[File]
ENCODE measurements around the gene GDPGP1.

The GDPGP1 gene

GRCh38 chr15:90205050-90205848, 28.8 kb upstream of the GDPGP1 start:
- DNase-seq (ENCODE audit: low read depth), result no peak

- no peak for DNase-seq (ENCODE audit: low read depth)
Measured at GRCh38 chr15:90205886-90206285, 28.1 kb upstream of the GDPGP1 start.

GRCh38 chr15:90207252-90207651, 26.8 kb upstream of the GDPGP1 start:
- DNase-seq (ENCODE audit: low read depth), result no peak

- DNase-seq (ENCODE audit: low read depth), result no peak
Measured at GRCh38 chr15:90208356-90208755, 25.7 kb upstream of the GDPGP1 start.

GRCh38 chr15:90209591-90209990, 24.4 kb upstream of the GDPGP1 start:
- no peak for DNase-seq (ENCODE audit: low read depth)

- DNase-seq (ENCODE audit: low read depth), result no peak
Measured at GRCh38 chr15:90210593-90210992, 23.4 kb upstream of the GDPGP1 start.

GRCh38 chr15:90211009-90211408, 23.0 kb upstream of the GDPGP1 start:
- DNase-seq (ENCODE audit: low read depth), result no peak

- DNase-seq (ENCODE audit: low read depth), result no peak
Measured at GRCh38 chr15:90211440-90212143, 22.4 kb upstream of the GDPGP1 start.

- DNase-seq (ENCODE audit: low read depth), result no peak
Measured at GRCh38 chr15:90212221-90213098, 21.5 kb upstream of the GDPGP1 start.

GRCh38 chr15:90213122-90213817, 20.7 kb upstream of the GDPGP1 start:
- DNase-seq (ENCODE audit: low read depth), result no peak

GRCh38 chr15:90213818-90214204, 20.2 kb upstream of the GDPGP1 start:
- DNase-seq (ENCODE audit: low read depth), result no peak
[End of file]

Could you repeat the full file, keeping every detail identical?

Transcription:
ENCODE measurements around the gene GDPGP1.

The GDPGP1 gene

GRCh38 chr15:90205050-90205848, 28.8 kb upstream of the GDPGP1 start:
- DNase-seq (ENCODE audit: low read depth), result no peak

- no peak for DNase-seq (ENCODE audit: low read depth)
Measured at GRCh38 chr15:90205886-90206285, 28.1 kb upstream of the GDPGP1 start.

GRCh38 chr15:90207252-90207651, 26.8 kb upstream of the GDPGP1 start:
- DNase-seq (ENCODE audit: low read depth), result no peak

- DNase-seq (ENCODE audit: low read depth), result no peak
Measured at GRCh38 chr15:90208356-90208755, 25.7 kb upstream of the GDPGP1 start.

GRCh38 chr15:90209591-90209990, 24.4 kb upstream of the GDPGP1 start:
- no peak for DNase-seq (ENCODE audit: low read depth)

- DNase-seq (ENCODE audit: low read depth), result no peak
Measured at GRCh38 chr15:90210593-90210992, 23.4 kb upstream of the GDPGP1 start.

GRCh38 chr15:90211009-90211408, 23.0 kb upstream of the GDPGP1 start:
- DNase-seq (ENCODE audit: low read depth), result no peak

- DNase-seq (ENCODE audit: low read depth), result no peak
Measured at GRCh38 chr15:90211440-90212143, 22.4 kb upstream of the GDPGP1 start.

- DNase-seq (ENCODE audit: low read depth), result no peak
Measured at GRCh38 chr15:90212221-90213098, 21.5 kb upstream of the GDPGP1 start.

GRCh38 chr15:90213122-90213817, 20.7 kb upstream of the GDPGP1 start:
- DNase-seq (ENCODE audit: low read depth), result no peak

GRCh38 chr15:90213818-90214204, 20.2 kb upstream of the GDPGP1 start:
- DNase-seq (ENCODE audit: low read depth), result no peak